Corduroy: A Short History on the Fabric that can draw a line between Style and Fashion.

Written by Jason Disley
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Corduroy, is it the marmite of fabrics? Some love it for its texture and wearability. Some hate it because it is a fabric associated with the old fashioned stereotypical style of Geography teachers, pensioners, and those considered to be out of step geeks.

Yet, every so often that Geek chic makes a resurgence, or the revival of practical workwear brings Corduroy back in the form of Trucker Jackets, trousers, and other examples of retro styles that were popular in other decades such as the 60s and 70s. Corduroy was even seen on football terraces during the mid-80s and early 90s thanks to brands such as Wrangler, Levi’s and Lois. So, what is Corduroy’s history?

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Corduroy’s roots are firmly rooted in the ancient Egyptian city of Al-Fustat. Located not far from the Nile river. The city became associated with its creation of tough woven fabrics sometime around the second century. It also, at least for a while, played a very significant historic role—in 641, it became the first Arab settlement in Egypt and served as the country’s capital for two separate periods totalling more than 300 years. But, in the midst of the Crusades, one of the city’s top political officials ordered the city burned in a desperate attempt to prevent its wealth from being ransacked and stolen.

Since that time, Al-Fustat lost its high level of influence in the region, as nearby Cairo, which was only founded in 969 AD, took its place in the 12th century, and became Egypt’s new capital.

Getting back to Al- Fustat - it turned out, that this lost city’s biggest legacy in the Western world was the predecessor of fabric that was to become known as corduroy, This original fabric became known as fustian, a clear riff on the Egyptian city’s name. It was a heavy cloth that worked well for garments such as trousers, but unlike corduroy, it doesn’t feature any raised cords

Fustian, of which the two known types we have today are velveteen and corduroy, were originally woven with a warp of linen thread and a weft of thick cotton, so twilled and cut that it showed on one side a thick but low pile. So, why and how did this Fustian material become known as Corduroy?

It was originally believed that the term corduroy came from a 17th century English corruption of the French “corde du roi” or “cloth of the king,” this theory however has since been debunked. It is believed that the term is a compound of the word “cord,” referring to its tufted, row-like pattern (or wales), and “duroy” which was a coarse woolen fabric used in England. What we now recognise as corduroy emerged in the late 18th century in Manchester, England as factory wear during the all-important Industrial Revolution. It would remain a working-class fabric for the next hundred years, only to be discovered in the 1960s by college students and beatniks alike who wore it as an alternative to their chinos and denim jeans. By the late 1970s to 1980s, the popularity of corduroy trousers, and even shorts grew among preps and surfers—only to be re-appropriated in the US by flannel-clad rockers during the grunge era of the 1990s.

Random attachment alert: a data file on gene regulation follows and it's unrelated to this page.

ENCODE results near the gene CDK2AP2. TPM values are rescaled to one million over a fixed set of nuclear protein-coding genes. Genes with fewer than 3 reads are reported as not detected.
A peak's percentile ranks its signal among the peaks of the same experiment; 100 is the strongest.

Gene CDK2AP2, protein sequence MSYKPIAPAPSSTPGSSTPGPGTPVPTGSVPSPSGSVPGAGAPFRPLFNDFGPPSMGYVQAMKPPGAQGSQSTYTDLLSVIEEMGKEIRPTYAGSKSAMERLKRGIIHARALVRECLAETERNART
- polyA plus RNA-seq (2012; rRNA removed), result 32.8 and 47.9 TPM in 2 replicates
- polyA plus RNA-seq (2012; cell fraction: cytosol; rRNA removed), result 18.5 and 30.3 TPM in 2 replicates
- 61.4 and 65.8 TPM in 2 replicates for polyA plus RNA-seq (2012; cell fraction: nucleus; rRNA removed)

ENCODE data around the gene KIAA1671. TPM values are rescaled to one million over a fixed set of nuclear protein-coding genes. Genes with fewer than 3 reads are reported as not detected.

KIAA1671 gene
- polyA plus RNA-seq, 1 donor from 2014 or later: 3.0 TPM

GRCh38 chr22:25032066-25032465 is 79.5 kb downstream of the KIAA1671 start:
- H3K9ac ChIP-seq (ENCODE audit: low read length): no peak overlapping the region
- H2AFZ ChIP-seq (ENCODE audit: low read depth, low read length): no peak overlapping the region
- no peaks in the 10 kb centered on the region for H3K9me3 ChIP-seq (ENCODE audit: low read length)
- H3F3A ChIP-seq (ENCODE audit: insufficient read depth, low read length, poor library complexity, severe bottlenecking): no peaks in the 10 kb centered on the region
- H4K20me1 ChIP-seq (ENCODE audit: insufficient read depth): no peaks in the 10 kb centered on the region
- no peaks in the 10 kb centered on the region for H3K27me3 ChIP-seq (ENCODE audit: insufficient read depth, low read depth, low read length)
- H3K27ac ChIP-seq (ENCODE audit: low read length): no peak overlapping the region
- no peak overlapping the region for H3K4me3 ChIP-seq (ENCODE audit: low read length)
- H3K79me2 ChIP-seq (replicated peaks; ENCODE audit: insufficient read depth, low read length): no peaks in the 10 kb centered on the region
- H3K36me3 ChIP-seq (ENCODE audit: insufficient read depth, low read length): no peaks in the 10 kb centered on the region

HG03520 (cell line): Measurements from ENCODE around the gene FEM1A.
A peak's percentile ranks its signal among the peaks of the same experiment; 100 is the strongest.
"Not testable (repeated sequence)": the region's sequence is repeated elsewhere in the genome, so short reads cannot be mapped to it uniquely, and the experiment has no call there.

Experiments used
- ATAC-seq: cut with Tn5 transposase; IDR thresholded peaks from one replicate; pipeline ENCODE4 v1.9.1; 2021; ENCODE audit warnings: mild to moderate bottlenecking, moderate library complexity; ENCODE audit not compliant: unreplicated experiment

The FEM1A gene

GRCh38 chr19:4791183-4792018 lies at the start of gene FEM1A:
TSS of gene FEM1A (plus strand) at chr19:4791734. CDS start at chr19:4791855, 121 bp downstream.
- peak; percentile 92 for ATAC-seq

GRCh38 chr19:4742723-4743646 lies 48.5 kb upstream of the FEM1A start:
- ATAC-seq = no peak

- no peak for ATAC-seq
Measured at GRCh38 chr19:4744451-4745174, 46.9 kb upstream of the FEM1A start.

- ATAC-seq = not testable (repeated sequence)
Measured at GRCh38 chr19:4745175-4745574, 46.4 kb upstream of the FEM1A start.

In the UK, as Brit-Pop took hold you would see corduroy trousers paired with a tracksuit top and a pair of trainers. A look that was both considered comfortable and cool by those that had moved away from more formal attire as clubwear became practical when going out at the weekend. An outfit I myself would sometimes wear. I had a pair of Lois Jean's jumbo cords in navy that I particularly liked. These teamed with a pair of Gazelles, and an Adidas zip-top, in Manchester in the late 80s early 90s was not an uncommon sight amongst teenagers at the time. The appropriation of comfortable clothing was in very much the same way as soul fans had dressed more for comfort whilst dancing in the 70s.

As we reach the noughties, Corduroy all but disappeared from the high street but was still available from smaller and more specialist outfitters. Usually adopted by those that hankered for vintage style. Now, in 2020 cord is available more easily on the High Street, as new generations warm to the often autumnal shades that Cord is often available in, and the trends of the past are revisited, and the possibilities of the fabric are applied to many things, other than just clothing.

There is another weave similar to Corduroy known as Bedford. So, what is the difference between Bedford Cord and Corduroy?

Bedford cord is a fabric weave with ribs down the length of the fabric, similar in style to Corduroy. The ribs can be any width. It looks like an uncut un-brushed corduroy but does not have that softer and more comfortable velvet feeling. Bedford Cord gets its name from the town of Bedford, in England. It is a very strong and durable fabric, it is often used in upholstery and for work clothes. The Bedford Cord is usually a combination of two kinds of Weave, namely “Plain” and “Drill”; however, others may be used.

Weft floats determine the width of the cords on the back, and wadding ends may be used to accentuate the prominence of the cords. Personally, I prefer Corduroy to its harsher “cousin”. For example, an Ivy Style soft-shouldered jacket in corduroy is always smart when teamed with the right clothing.


Read 544 times Last modified on Tuesday, 20 October 2020 16:28
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Jason Disley

Jason Disley

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